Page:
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Saint James Matamoros

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Saint James as the Moor-killer by Giovanni Battista Tiepolo (Museum of Fine Arts, Budapest). His mantle is that of his military order.
St. James slaying Moors. (Anonymous, 18th century, Cuzco School of Peru)

Saint James the Moor-slayer (Spanish: Santiago Matamoros) is the name given to the representation (painting, sculpture, etc.) of the apostle Saint James the Elder as a legendary, miraculous figure who appeared at the also legendary Battle of Clavijo, helping the Christians conquer the Muslim Moors. The story was invented centuries after the alleged battle was supposed to have taken place.[1][2] "Matamoros" is not a name nor an advocation of the saint. Aspects of the historical Battle of Monte Laturce (859) were incorporated into this legend of the battle of Clavijo, as Claudio Sánchez-Albornoz demonstrated in 1948.[3] Historian Jean Mitchell-Lanham says "While this event is based on legend, the supposed battle has provided one of the strongest ideological icons in the Spanish national identity."[4]

In the 17th century, followers of his cult (Santiaguistas) proposed the patronage of Spain under his name, in contrast to those who favored Saint Teresa of Avila. The Santiaguistas overcame and won this religious debate, naming him the Patron Saint of Spain until November 1760, when Pope Clement XIII rescinded this honor and officially declared the Immaculate Conception as the patroness of Spain as a country, and installed the historical Saint James the Elder as patron of Spanish people.[1]

Origin

Statue of St. James, the Moor Slayer, Mosque–Cathedral of Córdoba, Cordoba, Spain

Christian King Alfonso II of Asturias died in 842 and was succeeded by his nephew Ramiro I.

Meanwhile, in Christian circles the legend grew that James, a disciple of Jesus, had gone to Spain, founded the Church there, and provided protection for the Christians. Historians have found no evidence for these old claims.[5] Old bones that were discovered were venerated as his relics.[6]:20–47

The legend was that a battle took place. On Alfonso's death, the Moors demanded the reinstation of the Tribute of 100 Virgins (fifty noble and fifty common), which Alfonso had defied. Ramiro denied them the tribute and prepared for battle. On the night before the Battle of Clavijo he dreamt of St. James, who told him that God had chosen James as the patron for the Spanish kingdoms.

According to the legend, Saint James appeared as a warrior on his white horse with a white banner to help Christian armies of king Ramiro I of Asturias in battle against the Moors. The Christians marched on the cry of Dios ayuda a Santiago!" (God save St. James!). They slew more than 5,000 Moors, and James became known as "Matamoros".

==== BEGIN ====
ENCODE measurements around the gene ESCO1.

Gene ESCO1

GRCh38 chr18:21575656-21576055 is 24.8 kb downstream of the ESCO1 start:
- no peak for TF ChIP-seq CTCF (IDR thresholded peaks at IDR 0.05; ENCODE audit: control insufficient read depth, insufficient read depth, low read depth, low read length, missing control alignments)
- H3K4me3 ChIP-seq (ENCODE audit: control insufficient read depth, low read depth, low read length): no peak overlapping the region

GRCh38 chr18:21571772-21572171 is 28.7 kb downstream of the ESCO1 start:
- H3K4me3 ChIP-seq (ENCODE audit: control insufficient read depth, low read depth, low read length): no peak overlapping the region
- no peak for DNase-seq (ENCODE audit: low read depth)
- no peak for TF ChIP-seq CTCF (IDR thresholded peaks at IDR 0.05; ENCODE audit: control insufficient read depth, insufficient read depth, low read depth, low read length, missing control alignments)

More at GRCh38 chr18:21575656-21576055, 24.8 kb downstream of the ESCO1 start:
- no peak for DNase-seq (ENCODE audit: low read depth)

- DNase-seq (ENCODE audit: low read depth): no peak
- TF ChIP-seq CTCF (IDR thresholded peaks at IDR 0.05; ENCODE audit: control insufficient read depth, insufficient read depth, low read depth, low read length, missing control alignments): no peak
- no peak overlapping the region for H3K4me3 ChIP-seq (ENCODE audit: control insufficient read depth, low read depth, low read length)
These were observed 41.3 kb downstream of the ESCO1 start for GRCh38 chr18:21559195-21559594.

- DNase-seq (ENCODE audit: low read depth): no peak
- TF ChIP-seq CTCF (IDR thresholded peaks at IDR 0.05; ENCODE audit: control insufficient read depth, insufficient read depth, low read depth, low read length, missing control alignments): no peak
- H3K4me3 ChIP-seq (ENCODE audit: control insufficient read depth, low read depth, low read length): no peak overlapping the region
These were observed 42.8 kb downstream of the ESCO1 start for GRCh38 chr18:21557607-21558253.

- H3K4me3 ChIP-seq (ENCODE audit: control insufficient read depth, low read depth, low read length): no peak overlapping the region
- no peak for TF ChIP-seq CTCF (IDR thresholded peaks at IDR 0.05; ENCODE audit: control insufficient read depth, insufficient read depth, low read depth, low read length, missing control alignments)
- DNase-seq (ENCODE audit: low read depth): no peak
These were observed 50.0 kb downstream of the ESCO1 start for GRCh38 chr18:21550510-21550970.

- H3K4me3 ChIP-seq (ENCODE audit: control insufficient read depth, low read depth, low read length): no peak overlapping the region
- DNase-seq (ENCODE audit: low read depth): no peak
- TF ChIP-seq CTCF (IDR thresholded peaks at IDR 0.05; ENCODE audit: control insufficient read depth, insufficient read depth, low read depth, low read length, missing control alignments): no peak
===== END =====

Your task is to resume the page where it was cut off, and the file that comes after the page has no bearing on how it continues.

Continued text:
Adaptation in Spanish America

Iconography of St. James was used in the Spanish colonisation of the Americas, as a rival force to the indigenous Gods and protector of Spaniards from the natives. He was depicted as a conquistador.

Namesakes

Roman Catholic Church in the Mexican settlement of Matamoros, Coahuila.

The Order of Santiago, a Spanish order of knighthood, originates from St. James' supposed involvement at the Battle of Clavijo. A wide number of Mexican settlements were named Matamoros by Spanish settlers in honour of their patron saint.

Matamoros can also be found as a Hispanic family name, for instance Miguel Matamoros.

Controversy

In the 1620s Spain debated who should be the country's patron—James, the current patron, or a combination of him and the newly canonized Saint Teresa of Ávila. Teresa's promoters said Spain faced new challenges, especially the threat of Protestantism, and the declining society at home and needed a modern patron saint who understood these problems and could lead the Spanish nation back. Santiago's supporters ("santiaguistas") fought back viciously and won the day, but Teresa of Ávila remained far more popular at the local level.[6]

See also

References

  1. ^ a b Odio, Arnold (2010). "Clavijo, Battle of". In Rogers, Clifford J. The Oxford Encyclopaedia of Medieval Warfare and Military Technology. 1. Oxford University Press. p. 404. ISBN 978-0-19-533403-6. 
  2. ^ Whitman, James Q. (2012). The Verdict of Battle: The Law of Victory and the Making of Modern War. Harvard University Press. p. 47. 
  3. ^ Sánchez-Albornoz, Claudio (1948). "La auténtica batalla de Clavijo". Cuadernos de Historia de España. 9: 94–139.  Reprinted in Orígenes de la nación española, III (Oviedo: 1975), pp. 281–311.
  4. ^ Mitchell-Lanham, Jean (2015). The Lore of the Camino de Santiago: A Literary Pilgrimage. Two Harbors Press. p. xii. ISBN 978-1-63413-333-3. 
  5. ^ van Herwaarden, Jan (1980). "The origins of the cult of St James of Compostela". Journal of Medieval History. 6 (1): 1–35. doi:10.1016/0304-4181(80)90026-3. 
  6. ^ a b Rowe, Erin Kathleen (2011). "Santiago and the Shadow of Decline". Saint and Nation: Santiago, Teresa of Avila, and Plural Identities in Early Modern Spain. Penn State University Press. pp. 20–47. 

Further reading

External links